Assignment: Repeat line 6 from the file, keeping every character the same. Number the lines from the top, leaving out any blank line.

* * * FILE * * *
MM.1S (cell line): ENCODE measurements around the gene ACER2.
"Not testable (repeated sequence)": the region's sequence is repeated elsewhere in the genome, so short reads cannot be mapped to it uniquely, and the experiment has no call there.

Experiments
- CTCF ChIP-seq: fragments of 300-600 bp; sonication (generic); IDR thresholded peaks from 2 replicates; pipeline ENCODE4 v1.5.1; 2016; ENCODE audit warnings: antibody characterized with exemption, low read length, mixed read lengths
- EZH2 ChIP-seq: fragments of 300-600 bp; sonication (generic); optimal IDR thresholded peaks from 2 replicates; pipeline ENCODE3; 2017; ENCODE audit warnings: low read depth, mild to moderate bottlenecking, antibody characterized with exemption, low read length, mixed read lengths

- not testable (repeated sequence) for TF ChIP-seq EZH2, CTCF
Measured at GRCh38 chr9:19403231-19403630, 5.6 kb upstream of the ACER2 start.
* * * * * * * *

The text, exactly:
- not testable (repeated sequence) for TF ChIP-seq EZH2, CTCF